Deaths in Italy surged to 79, making it the deadliest reported outbreak outside China. Twenty-three members of Iran’s Parliament and the head of the country’s emergency services were reported infected. South Korea expanded drive-thru testing and confirmed hundreds of new cases. And in Spain’s Basque region, at least five doctors and nurses were infected and nearly 100 health care workers were being held in isolation.

The mushrooming outbreaks contrasted with optimism in China, where thousands of recovered patients were going home and the number of new infections has been dropping.
Worldwide, more than 93,000 people have been infected and over 3,100 have died, the vast majority of them in China. The number of countries hit by the virus exceeded 70, with Ukraine and Morocco reporting their first cases.

Virus clusters in the United States led schools and subways to sanitize and spread fears among nursing home residents, who are especially vulnerable. The number of the infections in the U.S. topped 100 and the death toll climbed to nine. All of the deaths were in Washington state, and most of them were residents of a Seattle-area nursing home.

The U.S. Federal Reserve announced the biggest interest-rate cut in over a decade to try to counter the expected damage to the economy, and stocks rose briefly on Wall Street in reaction before slumping again. Fed Chairman Jerome Powell said the virus “will surely weigh on economic activity both here and abroad for some time.”

Other Group of Seven countries appeared reluctant to follow suit with their own cuts, probably because many of their interest rates are already near or below zero.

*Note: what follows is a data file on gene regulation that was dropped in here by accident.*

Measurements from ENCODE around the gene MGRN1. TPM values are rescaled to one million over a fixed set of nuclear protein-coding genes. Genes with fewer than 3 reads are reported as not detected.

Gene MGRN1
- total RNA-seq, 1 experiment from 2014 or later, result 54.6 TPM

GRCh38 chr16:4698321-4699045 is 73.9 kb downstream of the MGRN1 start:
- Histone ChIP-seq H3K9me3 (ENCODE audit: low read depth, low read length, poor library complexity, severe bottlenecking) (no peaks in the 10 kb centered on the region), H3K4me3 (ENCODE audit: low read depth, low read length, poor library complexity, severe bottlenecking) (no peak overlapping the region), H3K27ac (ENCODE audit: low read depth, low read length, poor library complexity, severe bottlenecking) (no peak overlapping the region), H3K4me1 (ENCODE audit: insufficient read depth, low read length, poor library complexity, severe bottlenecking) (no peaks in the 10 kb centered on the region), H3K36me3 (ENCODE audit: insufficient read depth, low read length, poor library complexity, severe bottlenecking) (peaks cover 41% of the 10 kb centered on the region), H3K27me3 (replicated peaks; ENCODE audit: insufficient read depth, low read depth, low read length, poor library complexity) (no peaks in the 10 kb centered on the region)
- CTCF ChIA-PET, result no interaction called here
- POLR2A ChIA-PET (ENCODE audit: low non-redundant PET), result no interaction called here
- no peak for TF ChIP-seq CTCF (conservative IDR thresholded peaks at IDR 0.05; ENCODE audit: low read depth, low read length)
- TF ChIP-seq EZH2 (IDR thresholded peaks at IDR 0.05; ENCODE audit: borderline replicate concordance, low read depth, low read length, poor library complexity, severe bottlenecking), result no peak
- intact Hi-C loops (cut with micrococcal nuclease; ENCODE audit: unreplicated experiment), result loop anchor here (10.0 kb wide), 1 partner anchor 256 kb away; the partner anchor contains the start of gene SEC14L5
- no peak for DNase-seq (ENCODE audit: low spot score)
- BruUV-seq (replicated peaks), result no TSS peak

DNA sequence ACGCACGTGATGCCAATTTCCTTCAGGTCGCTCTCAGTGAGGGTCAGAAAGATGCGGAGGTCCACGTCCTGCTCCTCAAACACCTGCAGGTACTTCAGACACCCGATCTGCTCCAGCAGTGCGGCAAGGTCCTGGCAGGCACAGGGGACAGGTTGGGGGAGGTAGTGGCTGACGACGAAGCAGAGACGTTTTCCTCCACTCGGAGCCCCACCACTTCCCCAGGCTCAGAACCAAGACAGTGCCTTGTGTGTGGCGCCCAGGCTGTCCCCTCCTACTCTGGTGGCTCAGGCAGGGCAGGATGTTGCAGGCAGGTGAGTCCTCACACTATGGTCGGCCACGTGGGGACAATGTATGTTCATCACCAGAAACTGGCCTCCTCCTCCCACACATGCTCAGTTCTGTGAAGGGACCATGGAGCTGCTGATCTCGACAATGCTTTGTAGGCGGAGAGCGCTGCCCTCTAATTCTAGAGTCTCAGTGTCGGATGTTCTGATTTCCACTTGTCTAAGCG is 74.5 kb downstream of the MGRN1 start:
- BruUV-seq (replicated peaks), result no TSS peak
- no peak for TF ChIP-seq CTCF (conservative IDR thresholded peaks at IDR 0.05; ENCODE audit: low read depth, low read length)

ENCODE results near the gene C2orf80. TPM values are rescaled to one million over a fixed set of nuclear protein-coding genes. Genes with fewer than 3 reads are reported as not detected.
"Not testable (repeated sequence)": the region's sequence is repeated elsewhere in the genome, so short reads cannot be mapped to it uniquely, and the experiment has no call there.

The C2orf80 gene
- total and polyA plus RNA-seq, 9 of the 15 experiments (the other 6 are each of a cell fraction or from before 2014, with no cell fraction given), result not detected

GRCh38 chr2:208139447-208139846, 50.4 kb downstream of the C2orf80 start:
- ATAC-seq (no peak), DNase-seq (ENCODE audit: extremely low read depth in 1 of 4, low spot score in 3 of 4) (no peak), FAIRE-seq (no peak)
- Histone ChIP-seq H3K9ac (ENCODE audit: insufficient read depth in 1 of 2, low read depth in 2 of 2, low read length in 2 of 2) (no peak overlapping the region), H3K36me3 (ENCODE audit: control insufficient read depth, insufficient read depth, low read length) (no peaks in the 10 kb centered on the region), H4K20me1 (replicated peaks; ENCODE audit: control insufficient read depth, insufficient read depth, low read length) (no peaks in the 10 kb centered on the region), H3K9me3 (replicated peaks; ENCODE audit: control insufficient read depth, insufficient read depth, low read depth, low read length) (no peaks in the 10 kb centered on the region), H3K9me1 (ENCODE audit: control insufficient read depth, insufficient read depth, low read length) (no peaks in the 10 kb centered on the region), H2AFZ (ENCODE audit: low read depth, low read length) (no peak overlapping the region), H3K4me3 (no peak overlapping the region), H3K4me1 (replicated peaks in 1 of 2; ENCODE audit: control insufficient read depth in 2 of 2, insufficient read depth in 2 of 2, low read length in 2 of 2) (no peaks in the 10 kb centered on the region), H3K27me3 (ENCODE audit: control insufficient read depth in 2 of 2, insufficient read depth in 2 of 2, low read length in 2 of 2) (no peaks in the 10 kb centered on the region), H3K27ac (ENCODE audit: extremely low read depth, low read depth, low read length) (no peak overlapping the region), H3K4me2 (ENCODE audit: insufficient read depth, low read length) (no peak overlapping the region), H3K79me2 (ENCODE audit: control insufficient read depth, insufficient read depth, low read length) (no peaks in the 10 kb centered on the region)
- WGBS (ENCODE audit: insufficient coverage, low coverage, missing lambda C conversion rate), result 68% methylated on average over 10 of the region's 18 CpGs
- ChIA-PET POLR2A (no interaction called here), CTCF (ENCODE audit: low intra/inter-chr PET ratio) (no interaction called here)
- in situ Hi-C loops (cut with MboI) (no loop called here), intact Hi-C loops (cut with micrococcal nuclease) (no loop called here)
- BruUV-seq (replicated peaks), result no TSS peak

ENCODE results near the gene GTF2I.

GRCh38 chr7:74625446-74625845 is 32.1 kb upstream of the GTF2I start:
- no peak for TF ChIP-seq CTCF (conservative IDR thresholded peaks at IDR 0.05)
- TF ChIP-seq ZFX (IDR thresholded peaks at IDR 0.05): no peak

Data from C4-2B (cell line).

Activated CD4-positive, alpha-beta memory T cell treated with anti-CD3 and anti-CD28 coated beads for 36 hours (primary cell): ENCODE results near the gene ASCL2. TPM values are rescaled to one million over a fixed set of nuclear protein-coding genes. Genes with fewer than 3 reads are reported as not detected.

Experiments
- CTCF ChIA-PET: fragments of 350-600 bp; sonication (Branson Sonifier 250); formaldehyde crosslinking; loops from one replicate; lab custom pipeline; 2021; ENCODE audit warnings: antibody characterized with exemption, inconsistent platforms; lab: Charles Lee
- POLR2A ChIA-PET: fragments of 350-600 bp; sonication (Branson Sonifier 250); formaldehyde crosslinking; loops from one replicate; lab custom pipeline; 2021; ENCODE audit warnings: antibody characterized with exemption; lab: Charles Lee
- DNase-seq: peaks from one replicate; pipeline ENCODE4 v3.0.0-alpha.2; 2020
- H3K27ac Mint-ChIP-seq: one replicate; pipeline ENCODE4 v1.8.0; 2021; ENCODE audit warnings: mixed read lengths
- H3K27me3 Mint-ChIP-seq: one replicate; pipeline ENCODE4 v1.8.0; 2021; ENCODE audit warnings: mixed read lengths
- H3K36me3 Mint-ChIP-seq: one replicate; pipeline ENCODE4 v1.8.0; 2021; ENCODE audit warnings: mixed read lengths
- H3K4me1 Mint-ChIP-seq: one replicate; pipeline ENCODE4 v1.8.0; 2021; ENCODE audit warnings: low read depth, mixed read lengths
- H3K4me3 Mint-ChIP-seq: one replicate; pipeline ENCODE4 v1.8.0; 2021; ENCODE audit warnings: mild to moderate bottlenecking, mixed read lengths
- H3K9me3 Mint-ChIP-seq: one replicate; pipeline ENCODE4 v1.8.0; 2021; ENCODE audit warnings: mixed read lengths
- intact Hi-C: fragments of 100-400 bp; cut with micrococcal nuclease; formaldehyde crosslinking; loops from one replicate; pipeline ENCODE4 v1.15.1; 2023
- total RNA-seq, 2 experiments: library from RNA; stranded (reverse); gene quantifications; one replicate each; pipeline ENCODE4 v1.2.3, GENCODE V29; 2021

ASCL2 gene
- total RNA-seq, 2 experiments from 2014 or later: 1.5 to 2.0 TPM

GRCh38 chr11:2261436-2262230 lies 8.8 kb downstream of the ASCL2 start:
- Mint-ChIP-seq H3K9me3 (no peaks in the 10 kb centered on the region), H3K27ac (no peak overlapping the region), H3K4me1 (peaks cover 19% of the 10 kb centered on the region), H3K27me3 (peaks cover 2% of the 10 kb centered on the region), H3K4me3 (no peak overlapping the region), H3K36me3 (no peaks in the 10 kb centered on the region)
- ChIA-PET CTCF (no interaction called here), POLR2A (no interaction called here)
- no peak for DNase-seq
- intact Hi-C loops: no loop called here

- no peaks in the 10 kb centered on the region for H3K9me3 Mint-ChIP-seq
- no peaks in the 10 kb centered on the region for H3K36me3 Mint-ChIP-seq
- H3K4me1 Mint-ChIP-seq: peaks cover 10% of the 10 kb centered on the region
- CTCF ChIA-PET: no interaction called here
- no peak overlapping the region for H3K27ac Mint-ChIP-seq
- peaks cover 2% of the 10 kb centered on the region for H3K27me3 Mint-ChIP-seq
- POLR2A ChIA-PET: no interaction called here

The U.S. Food and Drug Administration gave health care workers the OK to use an industrial type of respirator mask often used to protect construction workers from dust and debris.

Iran’s supreme leader ordered the military to assist health officials in fighting the virus, which authorities said has killed 77 people. Among the dead are a confidant of Ayatollah Ali Khamenei, Iran’s former ambassador to the Vatican and a recently elected member of Parliament.

Iran’s judiciary chief, Ebrahim Raisi, said some people are stockpiling medical supplies for profit and urged prosecutors to show no mercy. “Hoarding sanitizing items is playing with people’s lives, and it is not ignorable,” he said.

France’s president announced the government will take control of current and future stocks of face masks to ensure they could go to health workers and coronavirus patients, and the finance minister warned that binge-shopping for household essentials could trigger shortages. The country reported a total of more than 200 cases and four deaths.

“In this period we’re going through – we have entered a phase that will last weeks and, undoubtedly, months — it is indispensable to have clarity, resilience, sangfroid and determination to stop the epidemic” French President Emmanuel Macron said during a visit to the government’s virus crisis center.